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SAP America, Inc. v. InvestPic, LLC| Category: Intellectual Property News
On May 15, 2018, the United States Court of Appeals for the Federal Circuit ("Federal Circuit") decided SAP America, Inc. v. InvestPic, LLC, holding advancements in abstract ideas, regardless of how innovative, are patent ineligible under 35 U.S.C §101 without plausibly alleged innovation in the non-abstract application realm.
In 2016, SAP America, Inc. ("SAP") filed a declaratory judgment action against InvestPic, LLC ("InvestPic") alleging all claims of InvestPic's U.S. Patent No, 6.349,291 ("`291 patent") were invalid because the claimed subject matter was ineligible under 35 U.S.C. § 101. The `291 patent recited that it was an improvement of existing practices for forecasting the behavior of the financial markets by utilizing resampled statistical methods for the analysis of financial data. The district court granted SAP's motion and invalidated InvestPic's `291 patent.
On appeal, InvestPic argued that the claims in the `291 patent were similar to those the Federal Circuit previously determined to be patent eligible. However, the Federal Circuit disagreed and distinguished the `291 claims from the cited Federal Circuit precedent by stating the `291 patent did not focus on an improvement in computers as tools but focused on an improvement in an abstract idea that used computers as tools. Furthermore, the Federal Circuit concluded the claims in the `291 patent were not directed to improvements in the "physical-realm."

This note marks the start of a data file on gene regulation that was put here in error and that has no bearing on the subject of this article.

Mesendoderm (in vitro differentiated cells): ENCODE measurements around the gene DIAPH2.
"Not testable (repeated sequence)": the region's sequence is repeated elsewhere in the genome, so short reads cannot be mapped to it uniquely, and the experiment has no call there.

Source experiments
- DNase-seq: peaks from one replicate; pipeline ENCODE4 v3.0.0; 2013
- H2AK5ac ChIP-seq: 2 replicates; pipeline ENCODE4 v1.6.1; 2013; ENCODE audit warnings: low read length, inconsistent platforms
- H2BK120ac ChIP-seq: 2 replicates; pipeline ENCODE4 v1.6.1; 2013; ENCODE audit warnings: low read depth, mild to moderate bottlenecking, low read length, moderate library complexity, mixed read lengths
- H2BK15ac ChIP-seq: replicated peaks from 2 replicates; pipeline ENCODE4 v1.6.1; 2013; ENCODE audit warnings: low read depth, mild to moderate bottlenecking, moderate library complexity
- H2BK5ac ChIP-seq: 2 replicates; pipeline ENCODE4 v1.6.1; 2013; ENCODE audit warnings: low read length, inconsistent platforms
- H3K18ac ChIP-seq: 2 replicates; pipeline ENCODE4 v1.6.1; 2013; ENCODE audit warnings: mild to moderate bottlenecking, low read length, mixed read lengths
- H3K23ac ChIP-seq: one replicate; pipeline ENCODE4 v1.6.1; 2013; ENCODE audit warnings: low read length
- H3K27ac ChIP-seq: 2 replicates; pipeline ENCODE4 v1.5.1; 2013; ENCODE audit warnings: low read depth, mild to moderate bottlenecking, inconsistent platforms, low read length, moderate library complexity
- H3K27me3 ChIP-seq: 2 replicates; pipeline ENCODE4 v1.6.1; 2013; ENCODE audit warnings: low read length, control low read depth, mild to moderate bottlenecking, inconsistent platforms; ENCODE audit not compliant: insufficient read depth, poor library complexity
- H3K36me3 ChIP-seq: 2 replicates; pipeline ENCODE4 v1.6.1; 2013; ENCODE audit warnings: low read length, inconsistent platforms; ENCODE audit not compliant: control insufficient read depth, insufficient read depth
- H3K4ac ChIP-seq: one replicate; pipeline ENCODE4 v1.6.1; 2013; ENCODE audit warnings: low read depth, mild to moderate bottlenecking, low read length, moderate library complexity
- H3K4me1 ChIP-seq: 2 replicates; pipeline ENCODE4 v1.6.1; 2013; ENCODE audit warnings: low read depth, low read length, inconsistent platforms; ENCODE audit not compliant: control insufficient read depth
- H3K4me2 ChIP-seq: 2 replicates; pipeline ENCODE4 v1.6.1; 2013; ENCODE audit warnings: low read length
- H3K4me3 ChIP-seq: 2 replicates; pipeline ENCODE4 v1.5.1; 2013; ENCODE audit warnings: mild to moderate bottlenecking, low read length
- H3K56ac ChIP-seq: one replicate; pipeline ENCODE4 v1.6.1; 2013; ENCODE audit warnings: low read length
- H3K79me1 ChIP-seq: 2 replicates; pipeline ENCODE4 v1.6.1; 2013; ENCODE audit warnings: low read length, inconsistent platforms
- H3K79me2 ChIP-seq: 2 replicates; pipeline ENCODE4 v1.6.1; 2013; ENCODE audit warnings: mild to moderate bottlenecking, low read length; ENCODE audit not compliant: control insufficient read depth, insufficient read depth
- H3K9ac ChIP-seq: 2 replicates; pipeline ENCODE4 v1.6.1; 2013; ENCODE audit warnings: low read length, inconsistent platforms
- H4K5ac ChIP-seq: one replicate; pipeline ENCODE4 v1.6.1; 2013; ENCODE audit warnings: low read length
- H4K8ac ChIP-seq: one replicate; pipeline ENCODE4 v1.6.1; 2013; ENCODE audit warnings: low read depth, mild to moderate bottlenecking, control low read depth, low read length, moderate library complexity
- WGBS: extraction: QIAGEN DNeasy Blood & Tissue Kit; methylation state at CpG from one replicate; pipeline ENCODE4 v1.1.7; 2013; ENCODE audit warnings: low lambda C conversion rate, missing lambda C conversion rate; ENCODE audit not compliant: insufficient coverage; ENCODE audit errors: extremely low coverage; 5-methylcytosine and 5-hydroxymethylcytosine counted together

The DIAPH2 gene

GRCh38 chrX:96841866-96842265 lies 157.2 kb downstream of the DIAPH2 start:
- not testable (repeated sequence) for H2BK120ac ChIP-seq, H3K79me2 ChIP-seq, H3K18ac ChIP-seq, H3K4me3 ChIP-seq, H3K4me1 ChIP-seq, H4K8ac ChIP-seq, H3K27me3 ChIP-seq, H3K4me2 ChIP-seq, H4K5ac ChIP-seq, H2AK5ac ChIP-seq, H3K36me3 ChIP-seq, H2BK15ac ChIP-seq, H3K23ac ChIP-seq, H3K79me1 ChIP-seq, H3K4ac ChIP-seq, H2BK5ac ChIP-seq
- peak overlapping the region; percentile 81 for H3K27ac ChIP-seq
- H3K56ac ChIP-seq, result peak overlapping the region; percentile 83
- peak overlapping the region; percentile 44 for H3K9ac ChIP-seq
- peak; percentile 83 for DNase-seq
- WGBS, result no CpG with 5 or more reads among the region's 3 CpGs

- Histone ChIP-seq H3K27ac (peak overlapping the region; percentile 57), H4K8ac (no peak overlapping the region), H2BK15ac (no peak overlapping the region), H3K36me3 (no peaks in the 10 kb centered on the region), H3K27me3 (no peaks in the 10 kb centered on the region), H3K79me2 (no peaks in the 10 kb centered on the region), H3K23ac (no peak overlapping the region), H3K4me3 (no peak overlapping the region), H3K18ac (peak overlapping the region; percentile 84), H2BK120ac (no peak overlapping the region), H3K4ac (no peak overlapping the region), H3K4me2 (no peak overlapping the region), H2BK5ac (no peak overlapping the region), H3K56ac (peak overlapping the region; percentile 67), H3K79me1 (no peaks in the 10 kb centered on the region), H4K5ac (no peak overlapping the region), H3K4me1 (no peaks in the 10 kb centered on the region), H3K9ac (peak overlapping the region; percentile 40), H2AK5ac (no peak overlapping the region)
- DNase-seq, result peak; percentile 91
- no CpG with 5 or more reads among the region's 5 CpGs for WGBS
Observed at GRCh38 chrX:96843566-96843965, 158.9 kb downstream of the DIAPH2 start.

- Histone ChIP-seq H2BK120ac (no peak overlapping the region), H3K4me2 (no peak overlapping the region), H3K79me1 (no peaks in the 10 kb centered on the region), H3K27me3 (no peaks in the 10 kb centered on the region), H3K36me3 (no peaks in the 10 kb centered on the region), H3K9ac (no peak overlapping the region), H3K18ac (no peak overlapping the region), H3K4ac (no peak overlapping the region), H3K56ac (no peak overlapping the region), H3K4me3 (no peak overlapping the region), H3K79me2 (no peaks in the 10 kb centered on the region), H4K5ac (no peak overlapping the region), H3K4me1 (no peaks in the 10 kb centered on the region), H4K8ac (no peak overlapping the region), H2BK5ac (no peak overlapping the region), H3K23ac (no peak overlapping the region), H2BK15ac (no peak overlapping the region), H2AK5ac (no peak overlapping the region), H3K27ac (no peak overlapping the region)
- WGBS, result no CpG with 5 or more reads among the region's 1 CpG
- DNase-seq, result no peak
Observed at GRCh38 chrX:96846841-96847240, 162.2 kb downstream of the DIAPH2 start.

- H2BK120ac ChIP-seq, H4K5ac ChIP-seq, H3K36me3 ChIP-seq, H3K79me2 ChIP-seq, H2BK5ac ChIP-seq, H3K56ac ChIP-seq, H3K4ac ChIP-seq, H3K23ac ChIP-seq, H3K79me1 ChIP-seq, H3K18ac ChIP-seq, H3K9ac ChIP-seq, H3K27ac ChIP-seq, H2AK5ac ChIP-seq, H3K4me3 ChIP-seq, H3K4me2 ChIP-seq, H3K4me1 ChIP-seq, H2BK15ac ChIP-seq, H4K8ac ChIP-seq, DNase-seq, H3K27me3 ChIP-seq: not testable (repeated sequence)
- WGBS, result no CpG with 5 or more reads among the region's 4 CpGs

Additionally, the Federal Circuit analyzed the `291 patent under the two-step Alice framework. Under the first step, the Federal Circuit found the claims of the `291 patent were focused on the abstract concepts of "selecting certain information, analyzing it using mathematical techniques, and reporting or displaying the results of the analysis." The Federal Circuit, citing several precedential cases, stated that merely presenting the results of abstract processes of collecting and analyzing information, even when limited to specific content such as real investment, is abstract; unless, for example, a claim identifies a particular tool for presentation.
In analyzing the second step of the Alice framework, the Federal Circuit concluded that the claims did not sufficiently transform the claimed abstract ideas into an eligible application. Explicitly, the Federal Circuit stated that a claim limited by using a specific mathematical operation does not add a feature outside the abstract realm, and therefore, is still patent ineligible. Secondly, although some claims required various databases and processors, which are in the physical realm, the `291 patent did not claim any such "arguably inventive" computer resource on which the claimed abstract process could run. Because the `291 patent was relying on computers already available, there was no "inventive concept," under the Alice framework.
Lastly, the Federal Circuit asserted that the implementation of readily available computers, for use in carrying out improved mathematical calculations, amounts to a recitation of what is “well-understood, routine, [and] conventional." Accordingly, the Federal Circuit found the `291 patent invalid and affirmed the district court decision.